SONG PREMIERE: Scranton rock band Black Hole Heart recalls ‘Fever Dream’ in new genre-defiant EP
Alternative… punk… hard rock… whatever you want to call Black Hole Heart, you can’t say that this Scranton band is stuck in their ways.
From their 2016 debut through their upcoming EP, vocalist/guitarist Kyle Lukasewicz and lead guitarist Steve Zampano have consistently let the music rather than genre conventions guide their songs. This will be even more apparent on “a•sym•met•ri•cal,” due out this Thursday, Oct. 31.
“I chose the name ‘a•sym•met•ri•cal’ because I felt that these songs were all different from each other, yet they still all sounded like Black Hole Heart songs. They kind of show our progression as a band from our 2016 demo up until today,” Lukasewicz told NEPA Scene.
“This time last year, we started working on a single called ‘No Refills’ with JL Studios [in Olyphant]. A lot of our friends had cut records there and we really liked how the first University Drive record came out, so [UD vocalist] Ed Cuozzo hooked us up with [studio owner] Joe Loftus and our friend Jay Preston from Esta Coda. We had so much fun doing that song. It was such a good working environment that we decided we wanted to make a record with them. So, in January, I started writing the songs that would become our new EP. After a few months of workshopping the songs and playing shows, we put everything on hold and hit the studio.”
Today, NEPA Scene is premiering one of the five resulting tracks, “Fever Dream,” a single that ended up being the most “radio-friendly” song on the EP.
“When I wrote ‘Fever Dream,’ I wanted it to be a fun song about the confusing, nonsensical things someone might dream about that are brought on by a fever. It’s as straightforward as it sounds,” Lukasewicz explained.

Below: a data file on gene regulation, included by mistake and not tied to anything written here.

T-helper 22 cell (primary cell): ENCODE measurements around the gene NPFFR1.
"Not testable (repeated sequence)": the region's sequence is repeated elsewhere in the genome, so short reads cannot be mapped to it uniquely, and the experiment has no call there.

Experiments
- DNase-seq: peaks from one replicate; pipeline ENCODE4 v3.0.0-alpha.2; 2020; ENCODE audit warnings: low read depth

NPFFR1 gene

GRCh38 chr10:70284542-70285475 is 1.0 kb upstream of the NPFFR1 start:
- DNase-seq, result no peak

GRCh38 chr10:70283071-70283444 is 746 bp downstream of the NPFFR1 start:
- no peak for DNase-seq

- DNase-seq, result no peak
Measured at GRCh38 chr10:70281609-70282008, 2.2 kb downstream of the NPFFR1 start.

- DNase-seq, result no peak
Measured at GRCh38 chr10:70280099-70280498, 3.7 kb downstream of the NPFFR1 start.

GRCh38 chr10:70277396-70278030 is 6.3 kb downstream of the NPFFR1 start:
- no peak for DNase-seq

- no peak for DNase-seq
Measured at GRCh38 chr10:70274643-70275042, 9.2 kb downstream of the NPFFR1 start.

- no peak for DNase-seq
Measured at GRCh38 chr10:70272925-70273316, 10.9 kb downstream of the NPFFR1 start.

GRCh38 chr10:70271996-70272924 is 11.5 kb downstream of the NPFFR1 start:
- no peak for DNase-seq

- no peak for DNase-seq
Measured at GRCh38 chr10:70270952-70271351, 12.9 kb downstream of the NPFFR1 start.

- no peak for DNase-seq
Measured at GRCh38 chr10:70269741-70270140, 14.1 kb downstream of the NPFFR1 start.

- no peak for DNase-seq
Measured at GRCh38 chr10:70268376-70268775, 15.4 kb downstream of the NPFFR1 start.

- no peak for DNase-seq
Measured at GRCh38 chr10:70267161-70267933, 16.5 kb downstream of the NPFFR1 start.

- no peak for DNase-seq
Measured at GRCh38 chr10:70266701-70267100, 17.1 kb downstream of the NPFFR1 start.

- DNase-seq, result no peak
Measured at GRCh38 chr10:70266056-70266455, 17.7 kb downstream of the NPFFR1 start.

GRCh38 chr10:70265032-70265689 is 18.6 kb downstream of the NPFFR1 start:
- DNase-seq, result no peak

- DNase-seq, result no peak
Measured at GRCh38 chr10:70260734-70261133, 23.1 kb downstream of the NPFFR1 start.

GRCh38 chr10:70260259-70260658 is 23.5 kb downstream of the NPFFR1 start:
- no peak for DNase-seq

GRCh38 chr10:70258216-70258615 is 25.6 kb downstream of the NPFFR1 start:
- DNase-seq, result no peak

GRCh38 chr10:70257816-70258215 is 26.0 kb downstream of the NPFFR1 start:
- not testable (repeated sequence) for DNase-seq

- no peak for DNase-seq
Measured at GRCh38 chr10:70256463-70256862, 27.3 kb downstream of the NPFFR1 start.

“Honestly, it wasn’t until after the song was written that I realized it was one of our more mainstream songs. It was a fun song to play with the band, and it came together pretty organically. It was catchy and simple, and that is what might make it more ‘mainstream’ than some of our other songs. We don’t have an agenda with our songs, and they all come out different. For example, our song ‘Dead Leaves’ from the record is over seven minutes long, which is about as anti-radio-friendly as it gets.”
For this collection, Lukasewicz wrote the songs and brought them to the band to be fleshed out, with the recording starting in June and finishing up just this month.
“It wasn’t like we went in for a week straight and banged everything out all at once. With everybody’s schedules, this was the way we made it work. Making a record is a lot of hard work, and it can be very time consuming and frustrating at times. Sometimes you can forget to have fun in the process, but at JL, we never stopped having fun. It was a very laidback environment where they encouraged experimentation. We never heard the word ‘no.’ We will definitely be going back to record with those guys again in the future,” he recalled.